Also, you need to consider some of the legal and liability issues associated with trailering. Generally speaking, most livestock trailers that are operated for personal use are exempt from the Federal Motor Carrier Safety Regulations. But if you are crossing state lines and are operating a commercial stable, or hauling animals for shows, sales or rodeos with intent to profit, or hauling horses that you will be training for compensation, you may fall under the “commercial ventures” language of this United States Department of Transportation regulation, meaning that you will have to comply with its terms. If you fall under this regulation, you will be required to have a commercial driver’s license (CDL) and you will have to maintain a logbook and have a medical card, as well as suitable safety equipment.
Some states may require a CDL, even if you are exempt from the federal regulation, if the GVCWR of your trailer and truck exceeds 10,001 lbs., a weight that is fairly easy to exceed with anything above a two-horse bumper-pull trailer. Your state may have an exemption from CDL requirements—called a farm exemption—if you strictly trailer within 100 miles of home. Check your state’s requirements.
Jennifer Brooks of Gloria Walker & Associates, an insurance agency in Raymore, Mo., specializing in farm and ranch insurance, including trailer coverage, says, “Between your truck, your trailer and your animals, you can easily have up to $100,000 tied up every time you pull out of the driveway! With that kind of investment, it is important that you make sure the coverage and liability limits are adequate before you begin trailering.”
Brooks explains that typically your truck provides the liability coverage for your trailer, but comprehensive and collision on the trailer are separate. To complicate matters, contents of the trailer are not covered under these policies.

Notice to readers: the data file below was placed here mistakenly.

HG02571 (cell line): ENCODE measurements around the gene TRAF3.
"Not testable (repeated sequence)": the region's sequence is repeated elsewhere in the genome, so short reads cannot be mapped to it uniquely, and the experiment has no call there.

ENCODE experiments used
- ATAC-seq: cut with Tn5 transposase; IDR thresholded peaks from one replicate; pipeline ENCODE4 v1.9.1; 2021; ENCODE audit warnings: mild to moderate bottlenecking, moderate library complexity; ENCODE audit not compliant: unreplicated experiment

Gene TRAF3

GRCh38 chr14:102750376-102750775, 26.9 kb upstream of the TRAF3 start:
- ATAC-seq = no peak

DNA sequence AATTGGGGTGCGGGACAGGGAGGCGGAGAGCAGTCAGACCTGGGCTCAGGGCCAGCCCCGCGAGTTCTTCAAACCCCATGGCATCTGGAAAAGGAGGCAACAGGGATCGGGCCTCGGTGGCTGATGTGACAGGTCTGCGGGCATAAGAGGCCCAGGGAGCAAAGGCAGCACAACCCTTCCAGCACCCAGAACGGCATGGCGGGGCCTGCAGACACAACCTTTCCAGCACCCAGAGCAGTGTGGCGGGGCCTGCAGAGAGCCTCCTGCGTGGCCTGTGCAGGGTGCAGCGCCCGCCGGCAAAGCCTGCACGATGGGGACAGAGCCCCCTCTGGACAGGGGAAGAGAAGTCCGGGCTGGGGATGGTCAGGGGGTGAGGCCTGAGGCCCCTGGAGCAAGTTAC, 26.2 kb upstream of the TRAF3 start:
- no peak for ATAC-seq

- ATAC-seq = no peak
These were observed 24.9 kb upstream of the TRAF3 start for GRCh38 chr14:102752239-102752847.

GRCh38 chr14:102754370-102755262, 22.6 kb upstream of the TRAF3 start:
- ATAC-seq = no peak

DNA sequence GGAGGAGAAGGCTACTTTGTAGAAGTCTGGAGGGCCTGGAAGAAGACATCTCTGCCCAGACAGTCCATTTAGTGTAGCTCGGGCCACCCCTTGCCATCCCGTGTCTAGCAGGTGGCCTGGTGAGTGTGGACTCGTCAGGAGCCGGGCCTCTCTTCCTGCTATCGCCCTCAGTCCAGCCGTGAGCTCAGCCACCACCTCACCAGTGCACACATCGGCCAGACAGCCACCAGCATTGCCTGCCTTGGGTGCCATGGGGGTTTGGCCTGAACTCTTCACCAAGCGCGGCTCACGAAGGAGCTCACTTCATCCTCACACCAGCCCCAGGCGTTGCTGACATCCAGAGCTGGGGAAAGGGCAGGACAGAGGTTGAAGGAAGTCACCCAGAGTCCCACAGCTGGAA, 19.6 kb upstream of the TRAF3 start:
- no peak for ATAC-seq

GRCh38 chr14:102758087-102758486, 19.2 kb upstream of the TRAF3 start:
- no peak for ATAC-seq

She illustrates with an example: “Let’s say that you are driving along with your trailer and have an accident that is your fault—maybe the trailer comes unhitched and goes down the road and whacks another vehicle. The regular auto insurance liability coverage that is on your truck is what would cover this accident from a liability aspect. In other words, your regular vehicle policy will pay the other driver’s expenses and damages.
But, if the trailer has sustained damage, it won’t be covered unless you have a comprehensive and collision policy specifically on it—your vehicle collision and comprehensive won’t pay for your trailer.
If your animals were injured or killed in the accident, they would not be covered by either your regular auto policy or the trailer policy, so to cover the animal-related losses, you would need a livestock medical and mortality policy. And finally, if your tack or other personal property was lost or destroyed in the accident, those items would have to be covered by your homeowners policy.”
The rate for trailer coverage depends on the state and county you live in. For full coverage, which includes comprehensive, collision and theft, you can expect to pay somewhere between $100 and $500 annually, depending on the value of the trailer and your location.”
This article first appeared in the May/June 2004 issue of Hobby Farms magazine.